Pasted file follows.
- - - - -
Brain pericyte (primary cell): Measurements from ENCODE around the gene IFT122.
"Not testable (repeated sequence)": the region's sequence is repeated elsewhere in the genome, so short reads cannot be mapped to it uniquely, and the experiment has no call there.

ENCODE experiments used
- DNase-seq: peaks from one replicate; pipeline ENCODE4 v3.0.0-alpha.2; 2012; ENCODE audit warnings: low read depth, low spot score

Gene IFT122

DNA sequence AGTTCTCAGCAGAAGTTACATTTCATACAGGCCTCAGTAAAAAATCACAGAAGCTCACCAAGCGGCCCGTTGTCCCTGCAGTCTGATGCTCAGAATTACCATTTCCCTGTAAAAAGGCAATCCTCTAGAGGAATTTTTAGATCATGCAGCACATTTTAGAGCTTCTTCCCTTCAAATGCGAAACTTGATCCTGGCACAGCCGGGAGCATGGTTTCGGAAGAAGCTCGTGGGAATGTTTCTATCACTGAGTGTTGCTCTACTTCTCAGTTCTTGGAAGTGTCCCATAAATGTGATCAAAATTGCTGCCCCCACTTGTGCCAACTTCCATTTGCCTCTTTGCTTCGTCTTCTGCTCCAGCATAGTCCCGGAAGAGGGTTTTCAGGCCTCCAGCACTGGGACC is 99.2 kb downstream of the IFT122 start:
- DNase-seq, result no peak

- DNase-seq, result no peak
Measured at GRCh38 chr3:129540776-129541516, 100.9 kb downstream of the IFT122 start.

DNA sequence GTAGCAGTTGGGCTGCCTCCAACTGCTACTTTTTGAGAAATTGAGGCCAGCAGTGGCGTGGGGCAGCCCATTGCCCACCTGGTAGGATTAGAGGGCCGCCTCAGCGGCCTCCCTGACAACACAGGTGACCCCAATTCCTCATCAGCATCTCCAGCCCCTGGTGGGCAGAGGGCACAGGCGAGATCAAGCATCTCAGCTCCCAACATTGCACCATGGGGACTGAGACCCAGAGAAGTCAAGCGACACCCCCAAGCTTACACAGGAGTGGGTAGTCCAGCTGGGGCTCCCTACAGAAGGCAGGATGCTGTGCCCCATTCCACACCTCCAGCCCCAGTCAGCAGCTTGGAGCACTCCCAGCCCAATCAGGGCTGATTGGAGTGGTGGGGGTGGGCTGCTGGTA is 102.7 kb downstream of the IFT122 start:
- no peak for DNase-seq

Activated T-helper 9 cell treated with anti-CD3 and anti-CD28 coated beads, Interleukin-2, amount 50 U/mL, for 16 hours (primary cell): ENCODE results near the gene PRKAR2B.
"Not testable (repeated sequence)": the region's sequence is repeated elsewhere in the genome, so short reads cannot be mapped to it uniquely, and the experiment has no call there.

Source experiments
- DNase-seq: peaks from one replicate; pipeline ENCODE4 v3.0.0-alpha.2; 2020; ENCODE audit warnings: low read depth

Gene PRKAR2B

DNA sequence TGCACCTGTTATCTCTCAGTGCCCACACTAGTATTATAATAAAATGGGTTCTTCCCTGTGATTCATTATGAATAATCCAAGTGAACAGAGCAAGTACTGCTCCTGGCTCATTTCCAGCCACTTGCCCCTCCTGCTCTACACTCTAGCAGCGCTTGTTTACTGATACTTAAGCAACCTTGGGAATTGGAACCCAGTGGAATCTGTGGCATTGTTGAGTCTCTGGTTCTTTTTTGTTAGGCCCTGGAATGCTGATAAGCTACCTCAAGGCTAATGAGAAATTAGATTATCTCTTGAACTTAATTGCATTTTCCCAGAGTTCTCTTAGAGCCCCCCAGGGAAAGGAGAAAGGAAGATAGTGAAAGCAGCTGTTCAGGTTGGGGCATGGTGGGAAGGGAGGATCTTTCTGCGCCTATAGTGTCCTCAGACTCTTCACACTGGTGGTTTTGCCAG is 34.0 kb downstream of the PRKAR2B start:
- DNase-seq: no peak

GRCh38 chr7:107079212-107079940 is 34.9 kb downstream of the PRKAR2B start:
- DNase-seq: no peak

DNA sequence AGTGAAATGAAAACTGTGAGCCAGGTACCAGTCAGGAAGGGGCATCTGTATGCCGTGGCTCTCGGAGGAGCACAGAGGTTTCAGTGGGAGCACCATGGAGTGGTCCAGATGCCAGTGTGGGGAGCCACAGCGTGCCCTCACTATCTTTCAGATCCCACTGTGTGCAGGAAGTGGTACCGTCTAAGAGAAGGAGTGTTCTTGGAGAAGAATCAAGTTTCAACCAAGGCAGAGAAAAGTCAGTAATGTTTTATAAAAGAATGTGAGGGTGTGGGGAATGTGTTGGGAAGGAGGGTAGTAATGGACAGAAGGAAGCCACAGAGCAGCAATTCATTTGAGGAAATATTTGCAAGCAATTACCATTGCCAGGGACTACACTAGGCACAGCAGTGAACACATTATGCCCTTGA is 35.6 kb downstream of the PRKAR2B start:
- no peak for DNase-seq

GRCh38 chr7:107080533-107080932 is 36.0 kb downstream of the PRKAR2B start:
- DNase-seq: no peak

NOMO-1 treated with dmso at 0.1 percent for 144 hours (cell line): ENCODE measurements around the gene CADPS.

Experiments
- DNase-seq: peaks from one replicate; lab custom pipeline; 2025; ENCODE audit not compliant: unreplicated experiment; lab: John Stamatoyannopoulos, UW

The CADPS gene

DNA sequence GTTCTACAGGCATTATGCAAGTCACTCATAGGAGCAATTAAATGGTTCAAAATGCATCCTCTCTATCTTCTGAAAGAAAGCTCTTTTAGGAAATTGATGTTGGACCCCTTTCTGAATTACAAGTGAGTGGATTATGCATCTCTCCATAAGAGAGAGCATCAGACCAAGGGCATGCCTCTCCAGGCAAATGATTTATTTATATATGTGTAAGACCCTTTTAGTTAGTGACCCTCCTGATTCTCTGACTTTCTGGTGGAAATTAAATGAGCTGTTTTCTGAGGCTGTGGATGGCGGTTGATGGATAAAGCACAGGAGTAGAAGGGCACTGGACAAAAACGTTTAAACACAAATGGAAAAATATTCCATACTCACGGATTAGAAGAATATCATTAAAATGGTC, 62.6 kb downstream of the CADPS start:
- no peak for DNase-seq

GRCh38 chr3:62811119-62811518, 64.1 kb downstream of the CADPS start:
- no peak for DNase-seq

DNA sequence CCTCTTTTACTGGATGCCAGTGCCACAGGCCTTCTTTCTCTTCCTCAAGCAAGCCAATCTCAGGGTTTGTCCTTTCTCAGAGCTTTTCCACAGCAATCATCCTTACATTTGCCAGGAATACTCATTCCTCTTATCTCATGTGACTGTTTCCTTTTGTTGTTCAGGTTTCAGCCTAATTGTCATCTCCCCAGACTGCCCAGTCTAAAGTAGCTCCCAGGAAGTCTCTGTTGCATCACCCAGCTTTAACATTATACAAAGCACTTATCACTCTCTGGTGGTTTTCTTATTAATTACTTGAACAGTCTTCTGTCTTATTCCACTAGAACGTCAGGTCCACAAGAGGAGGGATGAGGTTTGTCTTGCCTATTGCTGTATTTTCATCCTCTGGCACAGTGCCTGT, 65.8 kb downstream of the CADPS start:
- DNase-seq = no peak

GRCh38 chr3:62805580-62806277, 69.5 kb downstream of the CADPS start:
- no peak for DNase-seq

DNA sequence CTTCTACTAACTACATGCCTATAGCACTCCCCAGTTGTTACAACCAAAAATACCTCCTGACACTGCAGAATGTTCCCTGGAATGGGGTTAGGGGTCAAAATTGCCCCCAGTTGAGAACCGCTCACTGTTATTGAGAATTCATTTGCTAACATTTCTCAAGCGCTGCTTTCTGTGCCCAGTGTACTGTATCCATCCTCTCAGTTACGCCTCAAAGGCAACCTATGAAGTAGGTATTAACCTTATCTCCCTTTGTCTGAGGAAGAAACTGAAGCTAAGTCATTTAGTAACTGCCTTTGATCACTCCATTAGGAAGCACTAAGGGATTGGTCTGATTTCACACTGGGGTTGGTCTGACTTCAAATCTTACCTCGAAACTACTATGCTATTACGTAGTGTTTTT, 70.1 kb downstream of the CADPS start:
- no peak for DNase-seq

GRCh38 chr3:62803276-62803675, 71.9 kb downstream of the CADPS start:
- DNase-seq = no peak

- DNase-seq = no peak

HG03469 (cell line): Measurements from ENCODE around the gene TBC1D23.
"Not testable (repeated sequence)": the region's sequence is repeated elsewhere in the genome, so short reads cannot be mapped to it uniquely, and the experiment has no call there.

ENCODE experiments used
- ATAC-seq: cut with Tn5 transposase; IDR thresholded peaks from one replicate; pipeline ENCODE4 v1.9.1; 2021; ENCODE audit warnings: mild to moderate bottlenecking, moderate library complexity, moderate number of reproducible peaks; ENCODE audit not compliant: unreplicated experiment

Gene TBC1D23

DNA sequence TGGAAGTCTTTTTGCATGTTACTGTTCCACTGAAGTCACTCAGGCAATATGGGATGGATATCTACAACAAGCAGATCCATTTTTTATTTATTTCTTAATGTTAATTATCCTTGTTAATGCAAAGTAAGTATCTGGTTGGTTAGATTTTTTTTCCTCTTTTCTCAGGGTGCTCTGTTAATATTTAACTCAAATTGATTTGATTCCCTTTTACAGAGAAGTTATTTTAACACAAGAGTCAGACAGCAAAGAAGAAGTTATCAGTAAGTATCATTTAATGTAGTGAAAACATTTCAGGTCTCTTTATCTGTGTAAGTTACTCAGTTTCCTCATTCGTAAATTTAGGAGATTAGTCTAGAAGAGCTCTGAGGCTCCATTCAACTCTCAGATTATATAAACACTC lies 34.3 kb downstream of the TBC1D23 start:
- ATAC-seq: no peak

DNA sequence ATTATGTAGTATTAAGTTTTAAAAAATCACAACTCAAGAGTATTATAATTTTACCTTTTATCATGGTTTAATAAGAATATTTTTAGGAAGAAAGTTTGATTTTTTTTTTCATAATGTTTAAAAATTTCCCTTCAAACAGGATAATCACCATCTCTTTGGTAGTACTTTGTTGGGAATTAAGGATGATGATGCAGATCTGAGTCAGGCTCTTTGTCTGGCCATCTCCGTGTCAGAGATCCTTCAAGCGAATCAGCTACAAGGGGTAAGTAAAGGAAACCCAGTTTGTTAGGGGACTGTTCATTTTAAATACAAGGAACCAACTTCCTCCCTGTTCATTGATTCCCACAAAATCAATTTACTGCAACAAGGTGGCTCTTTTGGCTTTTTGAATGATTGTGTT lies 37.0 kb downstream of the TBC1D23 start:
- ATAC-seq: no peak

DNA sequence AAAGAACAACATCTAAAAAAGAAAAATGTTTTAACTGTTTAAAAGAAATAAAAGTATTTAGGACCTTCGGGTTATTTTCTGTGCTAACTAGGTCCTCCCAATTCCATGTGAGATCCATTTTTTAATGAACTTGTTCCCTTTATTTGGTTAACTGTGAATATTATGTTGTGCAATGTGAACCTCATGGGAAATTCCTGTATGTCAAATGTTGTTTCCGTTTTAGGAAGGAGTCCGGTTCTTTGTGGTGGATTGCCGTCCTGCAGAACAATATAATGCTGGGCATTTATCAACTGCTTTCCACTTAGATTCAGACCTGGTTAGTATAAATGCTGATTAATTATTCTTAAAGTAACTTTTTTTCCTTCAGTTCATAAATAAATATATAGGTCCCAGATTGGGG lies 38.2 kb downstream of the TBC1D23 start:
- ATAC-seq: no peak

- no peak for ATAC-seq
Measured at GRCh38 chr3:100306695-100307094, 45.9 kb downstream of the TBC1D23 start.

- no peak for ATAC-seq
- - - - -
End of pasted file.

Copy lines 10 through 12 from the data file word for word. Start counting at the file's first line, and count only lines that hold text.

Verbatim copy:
DNA sequence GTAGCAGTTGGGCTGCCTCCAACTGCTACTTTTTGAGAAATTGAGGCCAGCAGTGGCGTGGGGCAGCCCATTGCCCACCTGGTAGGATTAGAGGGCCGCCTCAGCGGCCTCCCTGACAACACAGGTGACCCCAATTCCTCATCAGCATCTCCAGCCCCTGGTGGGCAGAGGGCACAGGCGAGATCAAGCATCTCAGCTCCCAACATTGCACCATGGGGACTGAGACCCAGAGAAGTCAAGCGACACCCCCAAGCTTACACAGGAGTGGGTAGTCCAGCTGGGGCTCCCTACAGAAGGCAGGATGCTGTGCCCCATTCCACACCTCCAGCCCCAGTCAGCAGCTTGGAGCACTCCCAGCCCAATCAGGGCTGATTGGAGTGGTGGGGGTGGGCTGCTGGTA is 102.7 kb downstream of the IFT122 start:
- no peak for DNase-seq

Activated T-helper 9 cell treated with anti-CD3 and anti-CD28 coated beads, Interleukin-2, amount 50 U/mL, for 16 hours (primary cell): ENCODE results near the gene PRKAR2B.